Management scholar Peter Drucker didn’t trust facts. He believed they were a red herring in the decision making process and that leaders who needed to make important decisions were better served by first asking for opinions and seeking dissent. Why?
“No one has ever failed to find the facts they’re looking for,” Drucker said. This statement from 1993 is even more relevant now. With today’s lightning speed cyber library, we have quick access to millions of facts and when we search for facts that support our opinions, we find them.
Recently, I googled “does God exist?” My results were comprised mostly of atheistic theories based on scientific facts. Why? Because my search history includes people like Oxford ethologist Richard Dawkins and comedian Ricky Gervais. A friend conducted the same search, and because he’s explored various Christian leaders and concepts, his results were much different from mine.
Google gave each of us what it believed we wanted based on the analytics of our previous searches. In other words, we got what we needed to support what we already thought. There was little that carried a dissenting opinion.
It’s easy to forget that facts are not representative of the whole truth. Remember the tale of the blind men who were asked to describe an elephant? One said an elephant was like a pillar because all he felt was the leg. Another insisted an elephant was like a rope because he was only touching the tale. All provided accurate facts. But none were able to had the entire truth.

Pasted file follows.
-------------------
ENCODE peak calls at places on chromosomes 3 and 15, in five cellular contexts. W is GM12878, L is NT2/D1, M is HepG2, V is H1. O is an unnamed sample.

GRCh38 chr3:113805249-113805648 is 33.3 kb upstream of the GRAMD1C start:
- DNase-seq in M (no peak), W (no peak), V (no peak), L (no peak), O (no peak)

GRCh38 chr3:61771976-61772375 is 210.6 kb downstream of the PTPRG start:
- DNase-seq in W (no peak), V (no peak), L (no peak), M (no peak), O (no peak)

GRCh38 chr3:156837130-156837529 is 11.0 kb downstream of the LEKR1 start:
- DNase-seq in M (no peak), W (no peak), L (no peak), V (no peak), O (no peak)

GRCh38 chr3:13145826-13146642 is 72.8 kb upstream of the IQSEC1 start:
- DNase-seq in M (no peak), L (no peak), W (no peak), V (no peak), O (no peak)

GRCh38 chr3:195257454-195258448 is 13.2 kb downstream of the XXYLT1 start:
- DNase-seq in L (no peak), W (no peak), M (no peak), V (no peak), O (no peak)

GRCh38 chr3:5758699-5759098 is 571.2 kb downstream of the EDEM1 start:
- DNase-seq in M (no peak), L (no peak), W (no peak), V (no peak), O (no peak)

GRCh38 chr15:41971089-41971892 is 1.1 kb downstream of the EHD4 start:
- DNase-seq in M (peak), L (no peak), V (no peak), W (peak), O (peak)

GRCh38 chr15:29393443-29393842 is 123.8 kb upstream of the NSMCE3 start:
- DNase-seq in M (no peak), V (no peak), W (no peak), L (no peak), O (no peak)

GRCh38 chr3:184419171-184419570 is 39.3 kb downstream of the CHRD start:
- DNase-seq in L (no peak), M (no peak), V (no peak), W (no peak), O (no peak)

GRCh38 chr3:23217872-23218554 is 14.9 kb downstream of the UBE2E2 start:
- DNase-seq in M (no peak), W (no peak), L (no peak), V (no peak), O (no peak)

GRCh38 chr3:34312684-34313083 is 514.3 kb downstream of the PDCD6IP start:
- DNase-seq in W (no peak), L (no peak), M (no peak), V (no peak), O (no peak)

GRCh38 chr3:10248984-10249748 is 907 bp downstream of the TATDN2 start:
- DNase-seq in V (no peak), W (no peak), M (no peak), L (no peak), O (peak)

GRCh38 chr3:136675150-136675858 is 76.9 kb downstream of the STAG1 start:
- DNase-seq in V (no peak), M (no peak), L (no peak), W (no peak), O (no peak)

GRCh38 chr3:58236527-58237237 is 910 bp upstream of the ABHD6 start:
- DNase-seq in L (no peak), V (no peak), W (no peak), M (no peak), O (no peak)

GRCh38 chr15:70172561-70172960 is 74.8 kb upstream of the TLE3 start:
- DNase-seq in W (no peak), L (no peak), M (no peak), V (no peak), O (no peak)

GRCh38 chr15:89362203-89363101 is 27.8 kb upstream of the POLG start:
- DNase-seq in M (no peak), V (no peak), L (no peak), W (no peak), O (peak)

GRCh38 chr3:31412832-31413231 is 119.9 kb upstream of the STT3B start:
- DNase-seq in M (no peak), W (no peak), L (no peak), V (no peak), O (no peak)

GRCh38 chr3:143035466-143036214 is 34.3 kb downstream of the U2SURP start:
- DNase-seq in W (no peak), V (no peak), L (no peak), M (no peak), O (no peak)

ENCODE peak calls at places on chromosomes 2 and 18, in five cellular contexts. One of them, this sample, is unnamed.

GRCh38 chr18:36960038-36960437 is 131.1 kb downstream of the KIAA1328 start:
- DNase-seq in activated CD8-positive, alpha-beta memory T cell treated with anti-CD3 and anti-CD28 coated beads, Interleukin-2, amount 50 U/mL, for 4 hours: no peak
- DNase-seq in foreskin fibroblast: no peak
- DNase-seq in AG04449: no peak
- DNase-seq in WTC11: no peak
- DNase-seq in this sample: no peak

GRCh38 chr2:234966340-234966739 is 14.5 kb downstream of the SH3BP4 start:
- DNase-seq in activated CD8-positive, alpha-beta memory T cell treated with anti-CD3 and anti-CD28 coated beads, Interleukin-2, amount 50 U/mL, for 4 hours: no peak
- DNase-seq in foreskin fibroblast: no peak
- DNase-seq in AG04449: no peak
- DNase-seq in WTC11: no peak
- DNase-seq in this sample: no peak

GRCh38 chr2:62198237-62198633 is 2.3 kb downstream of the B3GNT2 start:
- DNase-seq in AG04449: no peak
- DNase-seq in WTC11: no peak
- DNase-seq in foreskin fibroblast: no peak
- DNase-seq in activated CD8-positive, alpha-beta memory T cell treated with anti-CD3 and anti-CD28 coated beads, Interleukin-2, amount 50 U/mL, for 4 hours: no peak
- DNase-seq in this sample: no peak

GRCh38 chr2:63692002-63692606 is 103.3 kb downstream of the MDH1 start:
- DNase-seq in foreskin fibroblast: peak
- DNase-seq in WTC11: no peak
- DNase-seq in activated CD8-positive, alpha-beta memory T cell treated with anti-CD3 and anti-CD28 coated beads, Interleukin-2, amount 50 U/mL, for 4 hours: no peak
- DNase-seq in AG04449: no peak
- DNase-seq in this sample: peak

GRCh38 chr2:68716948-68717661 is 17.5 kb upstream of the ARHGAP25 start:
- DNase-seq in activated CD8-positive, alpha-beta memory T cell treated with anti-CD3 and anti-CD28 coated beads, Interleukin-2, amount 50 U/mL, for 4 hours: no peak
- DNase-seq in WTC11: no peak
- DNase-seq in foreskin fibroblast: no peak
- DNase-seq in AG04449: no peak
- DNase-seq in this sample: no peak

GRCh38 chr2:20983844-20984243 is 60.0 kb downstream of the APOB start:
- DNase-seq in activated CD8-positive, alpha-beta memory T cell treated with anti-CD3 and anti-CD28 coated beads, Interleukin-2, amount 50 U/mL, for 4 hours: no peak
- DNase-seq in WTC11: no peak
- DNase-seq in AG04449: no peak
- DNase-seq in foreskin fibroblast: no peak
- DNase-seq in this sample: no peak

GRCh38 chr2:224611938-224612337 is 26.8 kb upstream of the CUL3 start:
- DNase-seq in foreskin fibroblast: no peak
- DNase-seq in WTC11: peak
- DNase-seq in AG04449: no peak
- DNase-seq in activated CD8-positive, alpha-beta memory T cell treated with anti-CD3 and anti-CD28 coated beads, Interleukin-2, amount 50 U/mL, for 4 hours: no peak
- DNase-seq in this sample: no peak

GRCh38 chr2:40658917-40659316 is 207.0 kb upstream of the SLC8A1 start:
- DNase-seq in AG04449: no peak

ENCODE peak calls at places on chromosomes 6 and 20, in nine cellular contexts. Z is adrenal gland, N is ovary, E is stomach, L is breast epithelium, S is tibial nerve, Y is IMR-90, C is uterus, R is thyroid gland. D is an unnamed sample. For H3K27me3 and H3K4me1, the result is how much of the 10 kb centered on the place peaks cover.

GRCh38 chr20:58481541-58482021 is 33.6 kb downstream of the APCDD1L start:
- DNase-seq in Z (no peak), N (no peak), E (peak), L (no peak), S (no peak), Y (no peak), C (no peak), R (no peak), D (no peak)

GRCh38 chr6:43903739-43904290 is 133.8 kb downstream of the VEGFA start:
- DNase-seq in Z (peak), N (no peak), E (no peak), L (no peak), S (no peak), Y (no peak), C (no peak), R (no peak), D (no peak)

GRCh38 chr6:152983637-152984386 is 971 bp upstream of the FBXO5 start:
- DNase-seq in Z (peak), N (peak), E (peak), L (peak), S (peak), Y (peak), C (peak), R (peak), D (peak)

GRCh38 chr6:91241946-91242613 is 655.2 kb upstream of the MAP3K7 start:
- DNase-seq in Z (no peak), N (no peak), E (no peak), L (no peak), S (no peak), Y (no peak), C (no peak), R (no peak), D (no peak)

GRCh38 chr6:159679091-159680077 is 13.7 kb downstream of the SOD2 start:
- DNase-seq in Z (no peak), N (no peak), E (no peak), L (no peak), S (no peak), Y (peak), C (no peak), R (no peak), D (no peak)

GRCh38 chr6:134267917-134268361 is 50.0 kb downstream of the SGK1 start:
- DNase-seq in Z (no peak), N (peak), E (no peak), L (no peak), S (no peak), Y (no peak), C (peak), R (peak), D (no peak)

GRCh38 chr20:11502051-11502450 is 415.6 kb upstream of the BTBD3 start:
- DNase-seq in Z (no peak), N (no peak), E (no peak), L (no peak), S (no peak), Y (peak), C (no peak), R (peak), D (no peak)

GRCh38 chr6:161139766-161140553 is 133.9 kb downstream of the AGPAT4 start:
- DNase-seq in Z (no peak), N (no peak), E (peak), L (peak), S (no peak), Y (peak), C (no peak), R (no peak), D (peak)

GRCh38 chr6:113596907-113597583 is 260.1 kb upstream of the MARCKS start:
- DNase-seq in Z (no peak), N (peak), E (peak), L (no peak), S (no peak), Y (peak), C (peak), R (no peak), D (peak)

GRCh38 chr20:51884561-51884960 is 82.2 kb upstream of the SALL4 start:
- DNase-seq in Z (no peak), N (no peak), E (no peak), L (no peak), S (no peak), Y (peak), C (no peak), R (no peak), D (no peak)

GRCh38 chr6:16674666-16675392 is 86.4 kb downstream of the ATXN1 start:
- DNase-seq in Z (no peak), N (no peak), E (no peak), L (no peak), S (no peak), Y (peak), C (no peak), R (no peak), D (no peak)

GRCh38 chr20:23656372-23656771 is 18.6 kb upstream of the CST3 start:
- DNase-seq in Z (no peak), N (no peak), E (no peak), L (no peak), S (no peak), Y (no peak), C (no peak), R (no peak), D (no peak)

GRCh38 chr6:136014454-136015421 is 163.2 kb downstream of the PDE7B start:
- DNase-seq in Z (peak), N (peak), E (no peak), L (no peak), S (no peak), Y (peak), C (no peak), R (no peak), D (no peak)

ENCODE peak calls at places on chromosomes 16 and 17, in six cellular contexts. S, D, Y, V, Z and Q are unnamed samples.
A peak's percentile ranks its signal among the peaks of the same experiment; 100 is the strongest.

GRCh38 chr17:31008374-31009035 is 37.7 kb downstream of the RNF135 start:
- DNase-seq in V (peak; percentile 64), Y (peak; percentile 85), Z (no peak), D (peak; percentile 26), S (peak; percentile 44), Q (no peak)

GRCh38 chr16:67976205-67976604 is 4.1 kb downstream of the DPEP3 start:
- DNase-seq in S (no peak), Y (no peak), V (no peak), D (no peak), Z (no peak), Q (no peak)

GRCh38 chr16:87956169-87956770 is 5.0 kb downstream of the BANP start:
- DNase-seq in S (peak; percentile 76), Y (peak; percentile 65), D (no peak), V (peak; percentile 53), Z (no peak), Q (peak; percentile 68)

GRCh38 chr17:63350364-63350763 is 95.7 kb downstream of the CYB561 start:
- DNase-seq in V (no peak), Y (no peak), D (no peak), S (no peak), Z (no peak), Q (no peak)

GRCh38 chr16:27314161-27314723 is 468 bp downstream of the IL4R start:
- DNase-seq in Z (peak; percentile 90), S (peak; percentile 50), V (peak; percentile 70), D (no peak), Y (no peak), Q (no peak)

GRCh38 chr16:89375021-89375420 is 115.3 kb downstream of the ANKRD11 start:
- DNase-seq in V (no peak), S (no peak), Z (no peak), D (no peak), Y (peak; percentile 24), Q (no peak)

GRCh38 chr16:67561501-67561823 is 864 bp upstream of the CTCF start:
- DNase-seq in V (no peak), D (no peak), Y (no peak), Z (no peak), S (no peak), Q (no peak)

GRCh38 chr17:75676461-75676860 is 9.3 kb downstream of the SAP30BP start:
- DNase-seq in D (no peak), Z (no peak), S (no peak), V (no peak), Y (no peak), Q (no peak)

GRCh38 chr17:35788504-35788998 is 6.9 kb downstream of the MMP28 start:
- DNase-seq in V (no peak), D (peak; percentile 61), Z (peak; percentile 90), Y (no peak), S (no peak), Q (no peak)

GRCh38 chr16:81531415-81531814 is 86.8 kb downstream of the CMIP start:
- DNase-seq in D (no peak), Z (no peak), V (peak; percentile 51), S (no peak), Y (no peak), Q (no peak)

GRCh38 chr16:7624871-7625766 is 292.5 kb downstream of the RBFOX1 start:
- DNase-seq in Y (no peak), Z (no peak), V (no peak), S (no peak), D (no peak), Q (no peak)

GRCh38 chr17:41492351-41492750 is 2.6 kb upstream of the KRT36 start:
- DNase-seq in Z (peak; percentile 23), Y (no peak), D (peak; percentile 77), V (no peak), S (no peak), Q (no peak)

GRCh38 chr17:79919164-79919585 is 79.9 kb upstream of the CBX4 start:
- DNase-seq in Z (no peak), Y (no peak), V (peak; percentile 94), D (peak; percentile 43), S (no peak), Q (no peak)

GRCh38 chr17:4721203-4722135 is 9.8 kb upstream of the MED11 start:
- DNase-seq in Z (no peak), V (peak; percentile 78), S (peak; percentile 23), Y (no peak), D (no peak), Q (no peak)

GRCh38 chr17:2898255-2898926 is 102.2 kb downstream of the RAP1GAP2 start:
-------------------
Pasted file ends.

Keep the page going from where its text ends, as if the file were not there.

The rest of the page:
In our data-driven era, where in .001 seconds you can locate hundreds of facts to support your opinion, ChangeMakers must be willing to first, as Drucker put it, gather opinions and seek dissent. This is what will lead to a full spectrum of information from which the truth can be culled.
Drucker reminds us that “The understanding that underlies the right decision grows out of the clash and conflict of divergent opinions and out of serious consideration of competing alternatives” It may take more effort and more time, but isn’t knowing you made the best decision worth it?
Check out this delightful video on the Six Blind Men and the Elephant. Showing how you can have facts and still be so far away from the truth.